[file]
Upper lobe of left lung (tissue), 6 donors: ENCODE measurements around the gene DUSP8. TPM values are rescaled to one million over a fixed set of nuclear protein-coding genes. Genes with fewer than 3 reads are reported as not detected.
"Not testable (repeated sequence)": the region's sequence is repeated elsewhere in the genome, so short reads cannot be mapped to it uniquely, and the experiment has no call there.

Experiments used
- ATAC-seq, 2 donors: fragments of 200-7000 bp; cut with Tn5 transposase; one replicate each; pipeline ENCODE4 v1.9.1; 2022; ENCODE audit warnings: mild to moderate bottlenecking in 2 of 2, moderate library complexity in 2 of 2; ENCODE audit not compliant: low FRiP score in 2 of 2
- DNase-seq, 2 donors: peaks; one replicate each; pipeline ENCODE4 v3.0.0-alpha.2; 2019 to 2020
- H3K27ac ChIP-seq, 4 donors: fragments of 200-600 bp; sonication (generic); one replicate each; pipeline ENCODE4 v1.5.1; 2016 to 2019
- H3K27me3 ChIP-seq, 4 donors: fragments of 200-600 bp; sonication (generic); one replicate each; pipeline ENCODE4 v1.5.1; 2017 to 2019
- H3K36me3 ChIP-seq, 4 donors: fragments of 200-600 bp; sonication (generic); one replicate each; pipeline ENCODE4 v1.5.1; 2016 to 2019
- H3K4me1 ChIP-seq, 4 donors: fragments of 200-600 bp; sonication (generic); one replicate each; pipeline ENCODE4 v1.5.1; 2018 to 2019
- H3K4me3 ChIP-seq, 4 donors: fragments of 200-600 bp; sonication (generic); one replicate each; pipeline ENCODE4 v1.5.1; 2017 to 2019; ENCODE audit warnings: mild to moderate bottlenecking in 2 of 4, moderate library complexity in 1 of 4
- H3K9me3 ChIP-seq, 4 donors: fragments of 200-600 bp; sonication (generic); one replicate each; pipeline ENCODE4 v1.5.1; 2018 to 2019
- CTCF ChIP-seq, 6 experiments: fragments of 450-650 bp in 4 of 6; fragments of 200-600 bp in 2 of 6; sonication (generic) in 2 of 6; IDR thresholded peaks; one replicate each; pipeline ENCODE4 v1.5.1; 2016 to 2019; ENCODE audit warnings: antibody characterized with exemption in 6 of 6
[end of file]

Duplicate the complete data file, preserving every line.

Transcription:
Upper lobe of left lung (tissue), 6 donors: ENCODE measurements around the gene DUSP8. TPM values are rescaled to one million over a fixed set of nuclear protein-coding genes. Genes with fewer than 3 reads are reported as not detected.
"Not testable (repeated sequence)": the region's sequence is repeated elsewhere in the genome, so short reads cannot be mapped to it uniquely, and the experiment has no call there.

Experiments used
- ATAC-seq, 2 donors: fragments of 200-7000 bp; cut with Tn5 transposase; one replicate each; pipeline ENCODE4 v1.9.1; 2022; ENCODE audit warnings: mild to moderate bottlenecking in 2 of 2, moderate library complexity in 2 of 2; ENCODE audit not compliant: low FRiP score in 2 of 2
- DNase-seq, 2 donors: peaks; one replicate each; pipeline ENCODE4 v3.0.0-alpha.2; 2019 to 2020
- H3K27ac ChIP-seq, 4 donors: fragments of 200-600 bp; sonication (generic); one replicate each; pipeline ENCODE4 v1.5.1; 2016 to 2019
- H3K27me3 ChIP-seq, 4 donors: fragments of 200-600 bp; sonication (generic); one replicate each; pipeline ENCODE4 v1.5.1; 2017 to 2019
- H3K36me3 ChIP-seq, 4 donors: fragments of 200-600 bp; sonication (generic); one replicate each; pipeline ENCODE4 v1.5.1; 2016 to 2019
- H3K4me1 ChIP-seq, 4 donors: fragments of 200-600 bp; sonication (generic); one replicate each; pipeline ENCODE4 v1.5.1; 2018 to 2019
- H3K4me3 ChIP-seq, 4 donors: fragments of 200-600 bp; sonication (generic); one replicate each; pipeline ENCODE4 v1.5.1; 2017 to 2019; ENCODE audit warnings: mild to moderate bottlenecking in 2 of 4, moderate library complexity in 1 of 4
- H3K9me3 ChIP-seq, 4 donors: fragments of 200-600 bp; sonication (generic); one replicate each; pipeline ENCODE4 v1.5.1; 2018 to 2019
- CTCF ChIP-seq, 6 experiments: fragments of 450-650 bp in 4 of 6; fragments of 200-600 bp in 2 of 6; sonication (generic) in 2 of 6; IDR thresholded peaks; one replicate each; pipeline ENCODE4 v1.5.1; 2016 to 2019; ENCODE audit warnings: antibody characterized with exemption in 6 of 6